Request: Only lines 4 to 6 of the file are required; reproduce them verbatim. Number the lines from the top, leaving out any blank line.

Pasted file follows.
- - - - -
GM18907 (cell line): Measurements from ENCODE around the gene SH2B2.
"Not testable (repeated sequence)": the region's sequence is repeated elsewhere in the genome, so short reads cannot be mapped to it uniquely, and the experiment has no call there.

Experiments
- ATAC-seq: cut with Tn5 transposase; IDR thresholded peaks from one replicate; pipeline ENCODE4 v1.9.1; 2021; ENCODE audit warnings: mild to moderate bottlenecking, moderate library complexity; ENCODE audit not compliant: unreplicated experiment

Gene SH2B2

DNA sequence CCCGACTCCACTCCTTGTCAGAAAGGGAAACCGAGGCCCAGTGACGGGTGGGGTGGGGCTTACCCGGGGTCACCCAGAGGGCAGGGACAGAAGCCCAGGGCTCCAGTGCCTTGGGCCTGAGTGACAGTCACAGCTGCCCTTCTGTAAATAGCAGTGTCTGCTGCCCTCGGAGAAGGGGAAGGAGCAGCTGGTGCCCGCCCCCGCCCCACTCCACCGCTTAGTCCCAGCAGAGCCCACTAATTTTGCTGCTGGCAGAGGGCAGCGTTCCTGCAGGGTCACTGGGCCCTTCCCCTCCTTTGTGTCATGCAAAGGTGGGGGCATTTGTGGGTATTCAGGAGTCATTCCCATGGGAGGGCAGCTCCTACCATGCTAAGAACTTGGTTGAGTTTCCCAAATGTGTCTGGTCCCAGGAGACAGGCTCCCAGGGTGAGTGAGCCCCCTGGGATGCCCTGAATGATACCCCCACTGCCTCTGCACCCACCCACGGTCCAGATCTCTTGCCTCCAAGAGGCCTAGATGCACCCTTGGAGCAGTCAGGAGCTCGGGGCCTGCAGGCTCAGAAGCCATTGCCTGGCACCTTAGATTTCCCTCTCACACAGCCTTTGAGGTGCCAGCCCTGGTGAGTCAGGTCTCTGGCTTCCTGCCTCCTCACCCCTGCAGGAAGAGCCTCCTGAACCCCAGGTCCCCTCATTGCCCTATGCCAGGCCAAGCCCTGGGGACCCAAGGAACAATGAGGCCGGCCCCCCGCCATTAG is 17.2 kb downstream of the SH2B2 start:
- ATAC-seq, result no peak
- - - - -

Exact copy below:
- ATAC-seq: cut with Tn5 transposase; IDR thresholded peaks from one replicate; pipeline ENCODE4 v1.9.1; 2021; ENCODE audit warnings: mild to moderate bottlenecking, moderate library complexity; ENCODE audit not compliant: unreplicated experiment

Gene SH2B2

DNA sequence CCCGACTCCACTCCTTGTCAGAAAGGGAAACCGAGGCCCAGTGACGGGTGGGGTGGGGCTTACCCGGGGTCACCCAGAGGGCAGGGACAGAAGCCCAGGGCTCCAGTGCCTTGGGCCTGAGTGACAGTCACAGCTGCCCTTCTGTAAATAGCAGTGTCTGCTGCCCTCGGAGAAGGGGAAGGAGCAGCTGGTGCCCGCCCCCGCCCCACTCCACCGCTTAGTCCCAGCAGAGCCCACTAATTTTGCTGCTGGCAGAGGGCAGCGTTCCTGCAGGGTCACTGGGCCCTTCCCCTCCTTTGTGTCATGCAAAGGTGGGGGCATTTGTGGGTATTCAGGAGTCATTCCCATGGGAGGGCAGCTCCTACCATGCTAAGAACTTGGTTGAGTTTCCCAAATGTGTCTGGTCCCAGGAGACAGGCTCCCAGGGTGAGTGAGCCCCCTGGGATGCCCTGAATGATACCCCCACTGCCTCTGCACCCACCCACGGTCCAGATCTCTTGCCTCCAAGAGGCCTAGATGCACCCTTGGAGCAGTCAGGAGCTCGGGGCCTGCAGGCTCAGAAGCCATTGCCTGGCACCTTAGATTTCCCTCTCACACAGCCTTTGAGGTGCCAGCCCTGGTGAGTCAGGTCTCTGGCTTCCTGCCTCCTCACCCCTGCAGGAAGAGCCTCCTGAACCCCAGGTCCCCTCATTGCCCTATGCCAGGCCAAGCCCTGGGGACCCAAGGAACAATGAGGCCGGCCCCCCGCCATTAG is 17.2 kb downstream of the SH2B2 start: